Reframing What You Say Can Change and Heal You
I’ve always considered alcohol and drug abuse a disease. That’s what I was told and that’s what always I parroted back to my addict clients of all types. Even my anorexic and bulimic ones.
But I’m currently working with someone who’s disabled. Someone who is one of the most positive people I’ve ever met. So one day when I was discussing the fact that bulimia was a disease with another one of my clients, who was also a recovering alcoholic, I blurted out … “Let’s not think of your bulimia as a disease … let’s call it a disability instead”.
Well … just reframing the problem made a radical difference. She took the label “disability” and ran with it. And this week tried out TWO new foods when no other healing strategy had poked and prodded her to do. And her whole attitude also changed … instead of choking out “I’m struggling” in her daily email reports to me she sang a sweet melody of “I want to change and I’m willing to do the work”.
So what did I do? And what is reframing? Simply, it’s another way of looking at a situation. Think of looking through the lens of a camera. What if you zeroed in on an eye or a nose or a chin, and then zoomed out to reveal a whole face. If something close up is viewed instead with a wide-angle lens, a totally different view as well as deeper understanding of the whole can be achieved. You can even see something totally differently if you slightly tilt the frame. Once you do, changing an accompanying behavior often follows.
Here’s an example. What do you see when you look at the picture above? I first saw a beautiful young woman looking away from the “frame”. But … if you look closely … you can see an old woman looking sideways … the ear of the young woman becomes the eye of the old. Which do you see first? Do you also see the other? THAT’s reframing.
So how do you reframe something? If you’re doing this yourself without the aid of a counselor or therapist, you want to step back from the situation and consider how it is actually being created. And it’s not only what is being said, but also consider the underlying beliefs, habits, and emotions connected to it.
You can start with a question … “How can I look at this in another way?” These ways could include looking at …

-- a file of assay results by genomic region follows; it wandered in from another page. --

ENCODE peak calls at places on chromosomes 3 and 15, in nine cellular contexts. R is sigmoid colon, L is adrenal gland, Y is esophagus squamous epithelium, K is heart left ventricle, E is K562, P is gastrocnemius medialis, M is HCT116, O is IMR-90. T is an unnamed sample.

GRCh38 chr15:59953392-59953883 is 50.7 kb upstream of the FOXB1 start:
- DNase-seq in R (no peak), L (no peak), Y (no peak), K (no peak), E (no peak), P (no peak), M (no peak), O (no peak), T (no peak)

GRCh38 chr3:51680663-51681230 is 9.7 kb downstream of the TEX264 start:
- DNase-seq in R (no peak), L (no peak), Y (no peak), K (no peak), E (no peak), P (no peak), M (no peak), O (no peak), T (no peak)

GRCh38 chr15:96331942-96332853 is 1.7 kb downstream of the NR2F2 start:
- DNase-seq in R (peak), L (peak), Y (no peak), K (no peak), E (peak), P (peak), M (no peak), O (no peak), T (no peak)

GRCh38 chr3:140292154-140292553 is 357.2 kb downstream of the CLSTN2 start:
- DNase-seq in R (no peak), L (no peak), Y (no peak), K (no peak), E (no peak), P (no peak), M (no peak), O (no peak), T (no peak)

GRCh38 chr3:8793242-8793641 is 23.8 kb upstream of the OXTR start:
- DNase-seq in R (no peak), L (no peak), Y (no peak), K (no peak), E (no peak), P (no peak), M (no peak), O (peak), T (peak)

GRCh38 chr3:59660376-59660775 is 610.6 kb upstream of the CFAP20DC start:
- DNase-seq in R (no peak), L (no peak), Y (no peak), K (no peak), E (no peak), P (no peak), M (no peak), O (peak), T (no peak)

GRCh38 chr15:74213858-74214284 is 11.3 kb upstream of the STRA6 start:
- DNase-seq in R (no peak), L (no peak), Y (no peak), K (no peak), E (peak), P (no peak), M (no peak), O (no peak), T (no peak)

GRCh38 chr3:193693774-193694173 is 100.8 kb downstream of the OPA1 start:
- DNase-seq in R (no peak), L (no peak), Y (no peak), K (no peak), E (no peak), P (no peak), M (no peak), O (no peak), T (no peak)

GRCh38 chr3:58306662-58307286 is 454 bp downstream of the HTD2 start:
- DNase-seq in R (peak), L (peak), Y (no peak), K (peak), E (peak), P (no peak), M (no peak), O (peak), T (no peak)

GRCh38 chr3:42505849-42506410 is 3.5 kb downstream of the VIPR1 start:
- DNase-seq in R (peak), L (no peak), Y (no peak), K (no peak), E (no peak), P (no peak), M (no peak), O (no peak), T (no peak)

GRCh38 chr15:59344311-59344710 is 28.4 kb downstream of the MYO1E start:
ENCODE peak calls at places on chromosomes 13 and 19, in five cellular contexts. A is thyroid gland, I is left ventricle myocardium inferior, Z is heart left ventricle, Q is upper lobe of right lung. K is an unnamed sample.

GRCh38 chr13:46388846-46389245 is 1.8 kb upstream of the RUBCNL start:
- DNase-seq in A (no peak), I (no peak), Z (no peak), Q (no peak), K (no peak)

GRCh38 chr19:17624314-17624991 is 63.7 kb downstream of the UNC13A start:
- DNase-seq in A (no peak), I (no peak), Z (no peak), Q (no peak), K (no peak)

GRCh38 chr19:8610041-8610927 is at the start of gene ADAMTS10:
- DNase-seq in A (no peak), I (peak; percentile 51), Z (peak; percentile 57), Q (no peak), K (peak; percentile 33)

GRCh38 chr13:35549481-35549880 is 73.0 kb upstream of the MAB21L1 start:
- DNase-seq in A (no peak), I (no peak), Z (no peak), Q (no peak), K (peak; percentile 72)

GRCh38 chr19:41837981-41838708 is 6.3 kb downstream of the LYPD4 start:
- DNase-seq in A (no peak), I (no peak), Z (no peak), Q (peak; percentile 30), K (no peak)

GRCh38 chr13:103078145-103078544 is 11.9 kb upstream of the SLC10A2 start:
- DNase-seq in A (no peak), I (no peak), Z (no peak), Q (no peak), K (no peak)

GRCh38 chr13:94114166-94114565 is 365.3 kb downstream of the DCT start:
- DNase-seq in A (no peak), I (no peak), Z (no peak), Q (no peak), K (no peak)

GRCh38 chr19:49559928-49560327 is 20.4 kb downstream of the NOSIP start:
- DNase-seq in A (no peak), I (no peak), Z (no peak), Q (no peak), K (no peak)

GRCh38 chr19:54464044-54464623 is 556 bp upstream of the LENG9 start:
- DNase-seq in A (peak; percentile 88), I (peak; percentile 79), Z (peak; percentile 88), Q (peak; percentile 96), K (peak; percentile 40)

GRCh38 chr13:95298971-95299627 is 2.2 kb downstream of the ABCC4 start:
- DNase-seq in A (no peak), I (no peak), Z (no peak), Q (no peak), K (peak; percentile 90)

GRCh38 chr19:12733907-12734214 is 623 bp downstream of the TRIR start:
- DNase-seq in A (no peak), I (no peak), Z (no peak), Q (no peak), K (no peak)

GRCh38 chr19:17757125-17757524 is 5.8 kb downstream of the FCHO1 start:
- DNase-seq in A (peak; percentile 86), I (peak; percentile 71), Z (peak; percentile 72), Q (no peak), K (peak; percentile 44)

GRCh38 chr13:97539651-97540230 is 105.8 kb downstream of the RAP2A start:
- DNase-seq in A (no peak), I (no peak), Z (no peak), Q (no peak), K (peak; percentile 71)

• A problem as an opportunity
• A weakness as a strength
• An impossibility as a possibility
• A disease as a disability
• Overeating as a way to cope with your life
• An addiction or eating disorder as a window into greater personal understanding
I often tell my clients that having an addiction is a blessing. Because they’re forced to look at what’s going on in their lives that doesn’t suit or honor them. And then change it in a structure and environment that supports transformation. With a lot of help from their friends.
I know that sounds like an oxymoron … why would someone like a girl in a recent Sixty Minutes segment … who had been in 17 treatment centers and in jail 7 times … think of all that as a blessing. But I’m sure at this juncture she feels blessed for her sobriety and just happy to be alive. And I’m sure that she learned some radical self-acceptance along the way.
Here’s a simple exercise that will get you started with reframing. Fold a piece of paper in half the long way. Don’t do this in a computer or tablet … putting pen to paper is a powerful thing. I like to use colored disposable fountain pens … but it’s your call. Then write the words, “I can’t do …” on the left side and finish the sentence. For example, “I can’t do a diet”. You may want to leave one or two lines open if you think the right-hand response might be a long one. Then, on the right side next to each item, write “I choose not to …” and finish the sentence.
This is a very powerful example of reframing. As it not only evokes your power of choice. But also throws responsibility back into your own court. And opens a dialogue with yourself about choice … “Should I work towards different choices?” … “Are there a couple of choices that I definitely want to change?” or “There are some things I choose not to change at this moment”.
Reframing, therefore, opens you up to a whole host of possibilities you might not notice any other way. As well as a whole host of fears as you’re charging into the unknown with nary a signpost nor a compass. But I wouldn’t have it any other way.
Leave Your Comments About Say It Again Sam Below
Did you try the exercise mentioning in the article? What results did you have? What other ways do you use to jar you out of your present state?